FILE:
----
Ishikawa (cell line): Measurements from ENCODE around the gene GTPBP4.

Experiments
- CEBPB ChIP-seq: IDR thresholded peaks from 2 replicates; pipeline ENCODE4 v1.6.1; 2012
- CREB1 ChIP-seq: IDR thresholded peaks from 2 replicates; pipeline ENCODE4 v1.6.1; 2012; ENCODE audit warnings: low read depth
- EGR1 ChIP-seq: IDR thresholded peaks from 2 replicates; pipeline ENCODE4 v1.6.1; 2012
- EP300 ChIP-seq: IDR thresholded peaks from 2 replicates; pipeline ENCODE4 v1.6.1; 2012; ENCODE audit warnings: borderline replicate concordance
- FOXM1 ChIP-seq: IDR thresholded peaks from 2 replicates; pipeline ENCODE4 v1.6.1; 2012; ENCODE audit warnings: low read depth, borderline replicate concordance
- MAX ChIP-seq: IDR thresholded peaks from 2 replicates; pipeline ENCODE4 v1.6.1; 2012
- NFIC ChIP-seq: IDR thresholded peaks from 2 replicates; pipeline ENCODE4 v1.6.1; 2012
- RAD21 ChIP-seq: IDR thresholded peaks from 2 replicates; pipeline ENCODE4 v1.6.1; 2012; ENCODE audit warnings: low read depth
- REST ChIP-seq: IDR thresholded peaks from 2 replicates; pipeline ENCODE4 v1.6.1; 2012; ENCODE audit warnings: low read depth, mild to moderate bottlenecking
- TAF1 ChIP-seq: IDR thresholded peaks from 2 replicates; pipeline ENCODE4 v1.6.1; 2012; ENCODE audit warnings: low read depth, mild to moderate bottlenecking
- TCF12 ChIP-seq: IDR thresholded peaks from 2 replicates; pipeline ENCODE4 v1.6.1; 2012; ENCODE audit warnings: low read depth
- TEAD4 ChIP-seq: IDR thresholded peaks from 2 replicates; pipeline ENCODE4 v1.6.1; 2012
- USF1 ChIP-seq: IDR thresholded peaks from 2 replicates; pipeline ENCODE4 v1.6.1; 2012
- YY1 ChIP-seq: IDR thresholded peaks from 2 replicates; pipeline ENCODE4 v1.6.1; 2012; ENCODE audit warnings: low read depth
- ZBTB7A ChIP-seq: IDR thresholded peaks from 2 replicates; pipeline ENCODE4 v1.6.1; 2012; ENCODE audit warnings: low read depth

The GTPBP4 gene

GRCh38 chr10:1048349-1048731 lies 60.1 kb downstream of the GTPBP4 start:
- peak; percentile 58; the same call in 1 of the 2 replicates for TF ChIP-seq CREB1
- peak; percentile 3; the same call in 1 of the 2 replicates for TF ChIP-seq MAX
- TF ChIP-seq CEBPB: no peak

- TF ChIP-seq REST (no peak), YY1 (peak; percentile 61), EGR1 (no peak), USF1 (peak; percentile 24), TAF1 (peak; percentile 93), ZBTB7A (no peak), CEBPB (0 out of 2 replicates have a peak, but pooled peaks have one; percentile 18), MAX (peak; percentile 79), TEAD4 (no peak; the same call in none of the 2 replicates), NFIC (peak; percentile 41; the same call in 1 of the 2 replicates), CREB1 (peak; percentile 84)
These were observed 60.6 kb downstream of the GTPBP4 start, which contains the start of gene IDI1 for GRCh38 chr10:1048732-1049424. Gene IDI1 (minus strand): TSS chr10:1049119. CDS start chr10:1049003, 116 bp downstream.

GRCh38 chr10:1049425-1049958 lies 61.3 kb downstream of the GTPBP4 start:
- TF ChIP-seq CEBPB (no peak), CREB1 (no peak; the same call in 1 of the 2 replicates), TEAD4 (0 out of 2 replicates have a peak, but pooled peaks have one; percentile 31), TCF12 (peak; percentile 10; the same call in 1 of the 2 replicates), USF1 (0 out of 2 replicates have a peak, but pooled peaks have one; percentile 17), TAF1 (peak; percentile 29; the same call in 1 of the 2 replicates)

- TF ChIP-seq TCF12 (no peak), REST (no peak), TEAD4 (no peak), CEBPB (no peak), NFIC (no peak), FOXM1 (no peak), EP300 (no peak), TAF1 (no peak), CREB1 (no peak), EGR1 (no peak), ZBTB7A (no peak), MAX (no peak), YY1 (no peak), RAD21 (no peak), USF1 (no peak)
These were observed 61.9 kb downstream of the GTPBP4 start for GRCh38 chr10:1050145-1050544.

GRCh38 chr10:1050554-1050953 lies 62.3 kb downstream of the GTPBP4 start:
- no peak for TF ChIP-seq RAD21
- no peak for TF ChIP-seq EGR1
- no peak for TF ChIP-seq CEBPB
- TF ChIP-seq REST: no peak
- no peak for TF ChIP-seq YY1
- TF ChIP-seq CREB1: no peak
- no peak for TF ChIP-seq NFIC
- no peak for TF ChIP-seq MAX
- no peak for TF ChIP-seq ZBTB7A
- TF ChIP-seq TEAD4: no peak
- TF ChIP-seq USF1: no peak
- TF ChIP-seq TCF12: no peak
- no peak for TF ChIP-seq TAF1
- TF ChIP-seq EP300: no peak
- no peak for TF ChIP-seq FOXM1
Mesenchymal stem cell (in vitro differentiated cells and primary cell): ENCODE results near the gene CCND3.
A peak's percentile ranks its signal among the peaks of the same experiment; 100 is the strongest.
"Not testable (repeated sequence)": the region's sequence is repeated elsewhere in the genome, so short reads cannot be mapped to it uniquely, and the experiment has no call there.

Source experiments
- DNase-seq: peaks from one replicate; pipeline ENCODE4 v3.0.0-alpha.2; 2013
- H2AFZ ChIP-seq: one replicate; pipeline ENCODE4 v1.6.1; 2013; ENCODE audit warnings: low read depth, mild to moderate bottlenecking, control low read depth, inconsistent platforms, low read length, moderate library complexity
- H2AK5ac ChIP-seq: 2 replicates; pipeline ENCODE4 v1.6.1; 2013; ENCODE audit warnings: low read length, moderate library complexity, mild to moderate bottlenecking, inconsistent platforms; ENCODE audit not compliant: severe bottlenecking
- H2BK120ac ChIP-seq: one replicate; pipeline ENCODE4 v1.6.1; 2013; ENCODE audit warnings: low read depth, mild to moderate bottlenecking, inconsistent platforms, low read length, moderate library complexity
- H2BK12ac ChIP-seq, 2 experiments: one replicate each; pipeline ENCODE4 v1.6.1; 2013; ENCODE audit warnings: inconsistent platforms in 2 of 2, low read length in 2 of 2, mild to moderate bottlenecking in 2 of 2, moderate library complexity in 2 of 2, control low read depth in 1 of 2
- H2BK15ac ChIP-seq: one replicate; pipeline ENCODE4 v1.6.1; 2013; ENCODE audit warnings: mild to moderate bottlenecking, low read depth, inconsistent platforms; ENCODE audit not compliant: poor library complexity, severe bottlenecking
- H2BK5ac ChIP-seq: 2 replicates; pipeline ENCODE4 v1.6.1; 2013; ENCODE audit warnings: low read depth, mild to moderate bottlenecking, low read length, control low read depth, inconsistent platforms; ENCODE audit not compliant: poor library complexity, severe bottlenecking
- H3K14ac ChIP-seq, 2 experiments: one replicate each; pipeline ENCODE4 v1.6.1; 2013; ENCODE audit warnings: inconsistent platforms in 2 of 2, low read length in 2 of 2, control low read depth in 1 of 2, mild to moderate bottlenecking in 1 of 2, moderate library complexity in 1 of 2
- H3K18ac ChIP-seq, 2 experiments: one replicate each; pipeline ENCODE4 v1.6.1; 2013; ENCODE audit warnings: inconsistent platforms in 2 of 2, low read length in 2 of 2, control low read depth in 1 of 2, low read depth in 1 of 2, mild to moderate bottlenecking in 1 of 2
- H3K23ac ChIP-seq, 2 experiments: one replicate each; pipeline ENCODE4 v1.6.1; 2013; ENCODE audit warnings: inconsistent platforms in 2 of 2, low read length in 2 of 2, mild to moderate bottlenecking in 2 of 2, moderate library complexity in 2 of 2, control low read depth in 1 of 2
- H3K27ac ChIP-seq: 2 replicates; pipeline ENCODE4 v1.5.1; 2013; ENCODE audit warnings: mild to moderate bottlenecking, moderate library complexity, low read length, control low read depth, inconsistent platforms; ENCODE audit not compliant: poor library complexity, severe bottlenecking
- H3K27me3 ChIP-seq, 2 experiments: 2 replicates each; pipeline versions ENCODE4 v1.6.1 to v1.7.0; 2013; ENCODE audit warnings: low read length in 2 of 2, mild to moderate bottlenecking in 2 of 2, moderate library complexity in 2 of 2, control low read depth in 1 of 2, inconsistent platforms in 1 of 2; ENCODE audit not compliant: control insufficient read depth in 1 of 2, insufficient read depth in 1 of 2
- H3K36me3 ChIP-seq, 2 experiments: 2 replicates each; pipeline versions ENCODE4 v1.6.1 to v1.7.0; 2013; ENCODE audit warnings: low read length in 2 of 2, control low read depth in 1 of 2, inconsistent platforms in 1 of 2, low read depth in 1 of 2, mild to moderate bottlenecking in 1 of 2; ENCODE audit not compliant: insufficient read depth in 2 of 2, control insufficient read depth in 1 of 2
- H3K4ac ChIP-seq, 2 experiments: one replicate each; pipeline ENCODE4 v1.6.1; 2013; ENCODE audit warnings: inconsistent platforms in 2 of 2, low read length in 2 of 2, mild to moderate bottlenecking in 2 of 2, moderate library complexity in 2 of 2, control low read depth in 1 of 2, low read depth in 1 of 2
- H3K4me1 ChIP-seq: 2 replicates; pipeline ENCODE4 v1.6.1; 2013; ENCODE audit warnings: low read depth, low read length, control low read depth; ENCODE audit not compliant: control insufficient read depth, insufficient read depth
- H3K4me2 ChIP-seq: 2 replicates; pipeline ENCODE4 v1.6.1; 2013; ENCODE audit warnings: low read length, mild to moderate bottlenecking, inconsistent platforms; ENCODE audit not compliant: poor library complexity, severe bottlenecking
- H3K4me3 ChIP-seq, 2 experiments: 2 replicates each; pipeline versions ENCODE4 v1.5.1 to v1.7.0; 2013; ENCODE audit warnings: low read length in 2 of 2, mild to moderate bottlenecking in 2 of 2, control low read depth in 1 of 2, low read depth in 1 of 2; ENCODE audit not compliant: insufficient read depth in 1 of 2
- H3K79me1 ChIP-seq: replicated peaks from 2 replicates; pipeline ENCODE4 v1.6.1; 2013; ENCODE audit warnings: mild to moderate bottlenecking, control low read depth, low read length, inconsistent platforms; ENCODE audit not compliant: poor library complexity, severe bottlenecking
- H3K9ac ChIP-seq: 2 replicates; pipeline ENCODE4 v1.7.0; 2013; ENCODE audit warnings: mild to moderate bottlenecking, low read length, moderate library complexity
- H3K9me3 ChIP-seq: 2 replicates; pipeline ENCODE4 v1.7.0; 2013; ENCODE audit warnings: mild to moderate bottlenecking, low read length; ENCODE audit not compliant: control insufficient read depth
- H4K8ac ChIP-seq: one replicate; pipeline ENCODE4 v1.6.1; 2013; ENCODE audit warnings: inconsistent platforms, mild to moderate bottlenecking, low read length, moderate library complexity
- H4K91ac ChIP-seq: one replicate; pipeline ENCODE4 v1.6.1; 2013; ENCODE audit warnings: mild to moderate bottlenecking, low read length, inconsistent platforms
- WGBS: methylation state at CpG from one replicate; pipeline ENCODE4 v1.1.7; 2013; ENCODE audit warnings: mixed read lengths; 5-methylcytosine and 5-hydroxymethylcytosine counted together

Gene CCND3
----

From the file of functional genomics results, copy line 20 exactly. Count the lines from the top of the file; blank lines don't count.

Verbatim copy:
- peak; percentile 58; the same call in 1 of the 2 replicates for TF ChIP-seq CREB1